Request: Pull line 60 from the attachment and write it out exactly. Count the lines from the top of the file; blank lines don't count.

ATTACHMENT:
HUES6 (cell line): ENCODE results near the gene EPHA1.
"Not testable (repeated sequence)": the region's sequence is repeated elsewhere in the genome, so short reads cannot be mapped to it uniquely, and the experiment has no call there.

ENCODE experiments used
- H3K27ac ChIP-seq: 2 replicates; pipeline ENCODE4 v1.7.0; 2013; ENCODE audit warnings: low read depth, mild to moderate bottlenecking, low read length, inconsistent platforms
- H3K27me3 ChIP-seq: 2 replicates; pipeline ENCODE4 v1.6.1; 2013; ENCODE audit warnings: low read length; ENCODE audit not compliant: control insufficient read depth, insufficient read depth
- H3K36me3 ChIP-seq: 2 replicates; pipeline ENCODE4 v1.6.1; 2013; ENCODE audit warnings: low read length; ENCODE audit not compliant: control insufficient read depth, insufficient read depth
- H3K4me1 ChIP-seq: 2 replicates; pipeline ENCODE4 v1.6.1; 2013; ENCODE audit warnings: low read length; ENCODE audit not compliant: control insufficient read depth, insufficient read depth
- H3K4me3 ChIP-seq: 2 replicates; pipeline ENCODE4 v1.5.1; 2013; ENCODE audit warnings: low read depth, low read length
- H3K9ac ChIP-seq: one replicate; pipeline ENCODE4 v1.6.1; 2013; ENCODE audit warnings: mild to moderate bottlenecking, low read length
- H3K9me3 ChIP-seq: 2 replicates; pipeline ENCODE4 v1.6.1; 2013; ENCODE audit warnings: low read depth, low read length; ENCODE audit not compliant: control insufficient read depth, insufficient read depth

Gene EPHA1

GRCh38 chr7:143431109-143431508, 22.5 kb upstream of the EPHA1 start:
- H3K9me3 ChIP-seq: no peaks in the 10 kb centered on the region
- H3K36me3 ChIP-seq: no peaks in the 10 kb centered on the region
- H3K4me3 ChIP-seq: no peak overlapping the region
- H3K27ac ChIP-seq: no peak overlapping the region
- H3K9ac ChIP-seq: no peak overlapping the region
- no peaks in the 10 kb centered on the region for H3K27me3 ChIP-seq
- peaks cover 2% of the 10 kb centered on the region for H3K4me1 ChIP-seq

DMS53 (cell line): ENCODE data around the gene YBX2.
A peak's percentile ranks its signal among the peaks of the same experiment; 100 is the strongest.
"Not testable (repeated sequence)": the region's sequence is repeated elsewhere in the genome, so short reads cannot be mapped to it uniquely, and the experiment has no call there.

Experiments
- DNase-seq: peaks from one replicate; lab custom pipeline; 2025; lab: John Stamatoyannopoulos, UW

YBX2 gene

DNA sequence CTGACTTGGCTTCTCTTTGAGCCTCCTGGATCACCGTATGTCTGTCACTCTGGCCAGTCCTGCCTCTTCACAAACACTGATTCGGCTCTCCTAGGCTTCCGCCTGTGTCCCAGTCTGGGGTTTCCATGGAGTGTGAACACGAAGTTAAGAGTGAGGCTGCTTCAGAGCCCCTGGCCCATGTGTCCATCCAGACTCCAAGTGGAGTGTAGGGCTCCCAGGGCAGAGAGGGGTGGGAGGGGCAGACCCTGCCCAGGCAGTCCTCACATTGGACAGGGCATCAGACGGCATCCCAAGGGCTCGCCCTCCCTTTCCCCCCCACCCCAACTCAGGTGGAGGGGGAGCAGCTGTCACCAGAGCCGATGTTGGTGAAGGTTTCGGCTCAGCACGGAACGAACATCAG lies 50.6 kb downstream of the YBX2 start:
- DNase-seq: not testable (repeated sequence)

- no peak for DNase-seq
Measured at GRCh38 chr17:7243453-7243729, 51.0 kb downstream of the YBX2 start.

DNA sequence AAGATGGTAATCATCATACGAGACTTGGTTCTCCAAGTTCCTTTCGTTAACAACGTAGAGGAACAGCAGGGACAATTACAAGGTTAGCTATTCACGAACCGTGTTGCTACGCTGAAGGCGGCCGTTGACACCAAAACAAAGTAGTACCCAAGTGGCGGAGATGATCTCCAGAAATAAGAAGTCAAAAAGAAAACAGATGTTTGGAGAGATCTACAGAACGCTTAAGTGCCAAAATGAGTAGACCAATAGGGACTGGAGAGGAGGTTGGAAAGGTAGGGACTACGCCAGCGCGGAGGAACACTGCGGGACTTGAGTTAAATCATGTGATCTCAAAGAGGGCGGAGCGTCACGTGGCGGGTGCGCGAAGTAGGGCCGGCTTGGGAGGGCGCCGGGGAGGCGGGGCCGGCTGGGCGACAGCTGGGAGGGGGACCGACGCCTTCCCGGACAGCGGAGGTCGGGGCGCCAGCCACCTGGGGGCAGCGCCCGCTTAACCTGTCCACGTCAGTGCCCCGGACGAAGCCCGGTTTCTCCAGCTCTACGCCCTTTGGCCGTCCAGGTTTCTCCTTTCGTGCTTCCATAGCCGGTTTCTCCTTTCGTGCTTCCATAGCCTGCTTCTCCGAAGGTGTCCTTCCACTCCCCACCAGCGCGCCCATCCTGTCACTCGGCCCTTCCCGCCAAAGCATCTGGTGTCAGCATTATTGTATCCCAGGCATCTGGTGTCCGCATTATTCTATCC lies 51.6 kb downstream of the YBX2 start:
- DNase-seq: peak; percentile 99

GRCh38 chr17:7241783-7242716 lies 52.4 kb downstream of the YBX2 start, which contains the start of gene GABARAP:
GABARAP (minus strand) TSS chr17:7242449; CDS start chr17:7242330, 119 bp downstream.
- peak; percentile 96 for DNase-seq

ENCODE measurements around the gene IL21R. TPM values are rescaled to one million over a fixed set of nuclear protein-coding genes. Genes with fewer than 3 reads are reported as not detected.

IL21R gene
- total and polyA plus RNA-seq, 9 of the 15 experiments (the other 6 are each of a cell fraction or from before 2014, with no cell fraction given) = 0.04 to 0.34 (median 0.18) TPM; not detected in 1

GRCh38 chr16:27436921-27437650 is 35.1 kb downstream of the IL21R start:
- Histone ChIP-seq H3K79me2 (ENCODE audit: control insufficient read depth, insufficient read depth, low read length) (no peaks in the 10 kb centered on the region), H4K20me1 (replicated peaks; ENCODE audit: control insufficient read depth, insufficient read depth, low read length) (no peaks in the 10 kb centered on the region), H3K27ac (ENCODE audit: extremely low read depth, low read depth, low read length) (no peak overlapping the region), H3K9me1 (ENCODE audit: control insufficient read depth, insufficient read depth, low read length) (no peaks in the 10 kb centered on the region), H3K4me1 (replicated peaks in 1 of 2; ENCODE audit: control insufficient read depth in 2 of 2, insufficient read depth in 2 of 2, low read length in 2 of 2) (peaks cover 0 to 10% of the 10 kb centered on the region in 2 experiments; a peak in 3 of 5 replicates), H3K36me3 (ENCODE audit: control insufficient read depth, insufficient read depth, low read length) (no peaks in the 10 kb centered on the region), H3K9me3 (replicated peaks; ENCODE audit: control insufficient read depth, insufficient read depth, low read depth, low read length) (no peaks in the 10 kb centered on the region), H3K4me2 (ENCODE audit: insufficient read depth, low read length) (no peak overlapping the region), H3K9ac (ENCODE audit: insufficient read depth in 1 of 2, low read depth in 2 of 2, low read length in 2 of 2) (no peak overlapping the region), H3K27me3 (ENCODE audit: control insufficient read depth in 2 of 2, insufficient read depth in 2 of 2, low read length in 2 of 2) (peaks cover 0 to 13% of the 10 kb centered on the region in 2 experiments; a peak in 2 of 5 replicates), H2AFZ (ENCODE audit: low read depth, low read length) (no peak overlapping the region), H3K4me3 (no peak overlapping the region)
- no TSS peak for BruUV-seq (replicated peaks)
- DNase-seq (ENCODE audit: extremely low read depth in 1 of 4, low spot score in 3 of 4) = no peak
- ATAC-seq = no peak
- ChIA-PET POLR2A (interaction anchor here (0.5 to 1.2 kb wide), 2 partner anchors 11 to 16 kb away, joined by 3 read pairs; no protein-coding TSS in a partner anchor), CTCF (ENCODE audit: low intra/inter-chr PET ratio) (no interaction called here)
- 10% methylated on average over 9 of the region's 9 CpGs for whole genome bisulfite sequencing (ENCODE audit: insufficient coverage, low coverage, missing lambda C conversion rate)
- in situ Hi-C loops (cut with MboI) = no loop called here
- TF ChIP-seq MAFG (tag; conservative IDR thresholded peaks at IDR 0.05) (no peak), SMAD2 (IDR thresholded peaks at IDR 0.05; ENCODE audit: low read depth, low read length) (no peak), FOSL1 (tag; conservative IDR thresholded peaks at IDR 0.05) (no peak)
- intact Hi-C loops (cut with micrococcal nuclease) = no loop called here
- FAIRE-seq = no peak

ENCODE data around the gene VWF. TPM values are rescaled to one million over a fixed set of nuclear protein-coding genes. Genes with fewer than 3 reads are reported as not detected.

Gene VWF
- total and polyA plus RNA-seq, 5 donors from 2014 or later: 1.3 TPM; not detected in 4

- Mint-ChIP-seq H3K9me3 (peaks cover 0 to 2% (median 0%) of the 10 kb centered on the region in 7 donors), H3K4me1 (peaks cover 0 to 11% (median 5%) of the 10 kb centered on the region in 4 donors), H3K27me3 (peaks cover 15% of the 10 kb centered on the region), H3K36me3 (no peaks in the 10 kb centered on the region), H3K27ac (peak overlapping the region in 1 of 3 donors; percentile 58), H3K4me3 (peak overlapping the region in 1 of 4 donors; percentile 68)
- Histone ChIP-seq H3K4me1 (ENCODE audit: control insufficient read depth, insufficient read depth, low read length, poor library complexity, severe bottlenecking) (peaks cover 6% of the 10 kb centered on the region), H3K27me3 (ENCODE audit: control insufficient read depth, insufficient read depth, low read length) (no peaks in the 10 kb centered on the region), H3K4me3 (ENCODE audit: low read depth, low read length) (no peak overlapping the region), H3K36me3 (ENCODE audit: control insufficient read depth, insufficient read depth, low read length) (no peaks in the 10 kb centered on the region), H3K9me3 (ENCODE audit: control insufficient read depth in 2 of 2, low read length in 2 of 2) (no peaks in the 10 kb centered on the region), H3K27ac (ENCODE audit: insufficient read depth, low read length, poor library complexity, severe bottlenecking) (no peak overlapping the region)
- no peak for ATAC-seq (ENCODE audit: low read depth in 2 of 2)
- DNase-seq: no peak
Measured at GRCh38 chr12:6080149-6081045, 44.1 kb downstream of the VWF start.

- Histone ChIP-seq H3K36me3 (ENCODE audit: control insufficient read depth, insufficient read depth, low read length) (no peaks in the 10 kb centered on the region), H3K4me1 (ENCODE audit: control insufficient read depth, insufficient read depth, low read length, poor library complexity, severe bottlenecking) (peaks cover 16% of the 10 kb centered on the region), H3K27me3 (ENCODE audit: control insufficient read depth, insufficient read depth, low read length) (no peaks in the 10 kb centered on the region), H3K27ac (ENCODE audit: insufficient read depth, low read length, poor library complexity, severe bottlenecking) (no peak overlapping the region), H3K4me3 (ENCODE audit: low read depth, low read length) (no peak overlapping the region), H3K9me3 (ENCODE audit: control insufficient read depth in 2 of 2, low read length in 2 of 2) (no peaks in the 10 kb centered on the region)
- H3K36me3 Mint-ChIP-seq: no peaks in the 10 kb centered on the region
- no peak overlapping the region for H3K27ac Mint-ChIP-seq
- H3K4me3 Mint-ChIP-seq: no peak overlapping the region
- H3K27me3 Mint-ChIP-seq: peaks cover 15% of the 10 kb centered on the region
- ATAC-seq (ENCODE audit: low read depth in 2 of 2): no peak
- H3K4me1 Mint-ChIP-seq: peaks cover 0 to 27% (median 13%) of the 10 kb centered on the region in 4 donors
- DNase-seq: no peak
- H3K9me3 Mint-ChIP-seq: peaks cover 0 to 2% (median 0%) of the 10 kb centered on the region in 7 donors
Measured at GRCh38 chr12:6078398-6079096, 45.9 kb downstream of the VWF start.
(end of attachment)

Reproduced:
- H3K4me3 Mint-ChIP-seq: no peak overlapping the region